Do you remember Comet Liquors in Adams Morgan? Located on Columbia Road between 18th and 19th Streets, it had a distinctive neon sign. Most who remember the business don’t realize it was opened by a Jewish immigrant in 1940 and continued to be Jewish-owned throughout its existence.

Sidney Drazin at the counter inside Comet

Sidney Drazin at the counter inside Comet

When Oscar Gildenhorn opened Comet Liquor, the neighborhood was not yet called Adams Morgan, but the name had caught on by the time Gildenhorn’s son-in-law Howard Speisman took over management 25 years later.

Sidney Drazin bought Comet in 1980. Drazin, a native Washingtonian, had served in World War II and then run a few different businesses before buying Comet.

In 1989, as neighborhood demographics changed, Drazin added a deli counter. Earlier in the 20th century, it was common for Jewish grocers in Washington to move into the liquor business, but now, a few decades later, a liquor man was adding food to his business. the deli offerings like white fish salad and lox with a bagel hinted at the Jewish ownership.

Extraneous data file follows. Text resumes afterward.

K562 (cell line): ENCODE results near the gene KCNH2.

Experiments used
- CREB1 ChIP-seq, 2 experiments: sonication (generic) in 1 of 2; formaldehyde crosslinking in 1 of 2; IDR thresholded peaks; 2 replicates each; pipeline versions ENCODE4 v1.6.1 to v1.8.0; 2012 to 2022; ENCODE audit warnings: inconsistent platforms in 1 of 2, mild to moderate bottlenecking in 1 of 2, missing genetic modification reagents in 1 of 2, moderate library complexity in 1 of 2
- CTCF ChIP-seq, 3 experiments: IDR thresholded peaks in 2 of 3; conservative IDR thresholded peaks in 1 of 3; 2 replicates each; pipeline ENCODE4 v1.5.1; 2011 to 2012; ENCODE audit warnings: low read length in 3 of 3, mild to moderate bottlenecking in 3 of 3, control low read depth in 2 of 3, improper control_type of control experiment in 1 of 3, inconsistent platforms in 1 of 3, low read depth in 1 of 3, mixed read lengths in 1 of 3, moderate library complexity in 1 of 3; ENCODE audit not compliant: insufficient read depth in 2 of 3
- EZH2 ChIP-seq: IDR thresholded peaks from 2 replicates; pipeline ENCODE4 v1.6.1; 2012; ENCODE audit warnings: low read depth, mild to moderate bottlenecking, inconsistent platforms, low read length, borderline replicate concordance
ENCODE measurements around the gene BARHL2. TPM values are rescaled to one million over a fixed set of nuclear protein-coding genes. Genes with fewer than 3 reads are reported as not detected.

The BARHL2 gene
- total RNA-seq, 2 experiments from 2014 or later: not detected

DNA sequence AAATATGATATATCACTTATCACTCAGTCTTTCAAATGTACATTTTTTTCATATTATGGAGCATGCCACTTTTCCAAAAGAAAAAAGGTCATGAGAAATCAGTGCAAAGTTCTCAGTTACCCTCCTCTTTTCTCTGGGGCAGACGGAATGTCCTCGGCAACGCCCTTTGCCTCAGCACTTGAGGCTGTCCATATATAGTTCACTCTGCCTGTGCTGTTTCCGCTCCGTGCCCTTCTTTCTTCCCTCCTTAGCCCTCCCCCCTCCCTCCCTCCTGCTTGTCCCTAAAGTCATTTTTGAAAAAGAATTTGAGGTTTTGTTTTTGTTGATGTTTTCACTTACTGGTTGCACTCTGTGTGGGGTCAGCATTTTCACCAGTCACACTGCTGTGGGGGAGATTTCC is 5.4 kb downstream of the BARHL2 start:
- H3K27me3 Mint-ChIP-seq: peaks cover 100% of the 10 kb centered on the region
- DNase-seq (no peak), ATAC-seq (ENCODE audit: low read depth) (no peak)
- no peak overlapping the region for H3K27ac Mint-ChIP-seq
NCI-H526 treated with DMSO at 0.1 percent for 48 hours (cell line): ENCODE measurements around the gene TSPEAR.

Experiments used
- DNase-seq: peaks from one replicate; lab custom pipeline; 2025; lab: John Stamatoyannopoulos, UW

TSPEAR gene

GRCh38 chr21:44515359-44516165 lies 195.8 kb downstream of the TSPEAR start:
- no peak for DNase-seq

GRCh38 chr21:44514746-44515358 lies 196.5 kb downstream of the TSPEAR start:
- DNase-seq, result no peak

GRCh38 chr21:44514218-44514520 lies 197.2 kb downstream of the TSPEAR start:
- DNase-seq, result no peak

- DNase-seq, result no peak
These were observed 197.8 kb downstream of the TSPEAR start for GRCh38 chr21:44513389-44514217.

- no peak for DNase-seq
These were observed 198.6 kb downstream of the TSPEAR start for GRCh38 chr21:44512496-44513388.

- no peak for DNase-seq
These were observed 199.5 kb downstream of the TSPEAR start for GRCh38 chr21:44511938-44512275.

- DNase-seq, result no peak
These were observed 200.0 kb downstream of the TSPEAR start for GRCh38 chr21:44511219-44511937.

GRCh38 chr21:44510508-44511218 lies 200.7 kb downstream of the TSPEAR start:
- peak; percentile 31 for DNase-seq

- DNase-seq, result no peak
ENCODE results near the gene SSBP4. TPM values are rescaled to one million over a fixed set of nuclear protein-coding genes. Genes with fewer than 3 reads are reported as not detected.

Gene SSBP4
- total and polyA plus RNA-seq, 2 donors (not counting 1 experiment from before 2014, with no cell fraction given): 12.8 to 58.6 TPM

Shortly after this change, Drazin brought in a chair so he could sit while at work. He quickly found that customers wanted to sit and chat, so he set up a table and a few chairs by the entrance. These extra pieces of furniture changed the atmosphere of the store. The Washington Post wrote that Comet became a “kind of plastic-chaired neighborhood salon.” Regulars came from all walks of life—from blue-collar workers to investment bankers—to sit around the table, socialize and debate.

Menu from Comet Liquor and Deli, 1990s. Donated by Stephanie Silverstein.

Menu from Comet Liquor and Deli, 1990s. Donated by Stephanie Silverstein.

Drazin was a popular neighborhood personality. One regular told the Post that “Sid was the surrogate parent to all the lost souls of Adams Morgan, all the single people who needed a confidence boost.”

When Drazin died in 2005, in a show of community affection, Rabbi Ethan Seidel’s eulogy ran in The InTowner newspaper. Drazin’s widow Bernice shut Comet while the family sat shiva, and a shrine of flowers and cards grew outside the door. After running the store for a few months, Bernice decided to close Comet permanently.

Drazin’s niece, Stephanie Silverstein, who worked for the Jewish Historical Society of Greater Washington at the time, alerted the Society’s archivists to the impending loss of Comet’s historic materials. JHSGW staff embarked on a rescue mission to document the business, Jewish-owned for over  60 years. A professional photographer was hired to take exterior and interior photographs before the store closed. The iconic neon sign was purchased by a local restaurateur and now hangs at his restaurant, Comet Ping Pong on Connecticut Avenue NW.

Top photo: Comet Liquor and Deli, 2006. Photo by Fisher Photography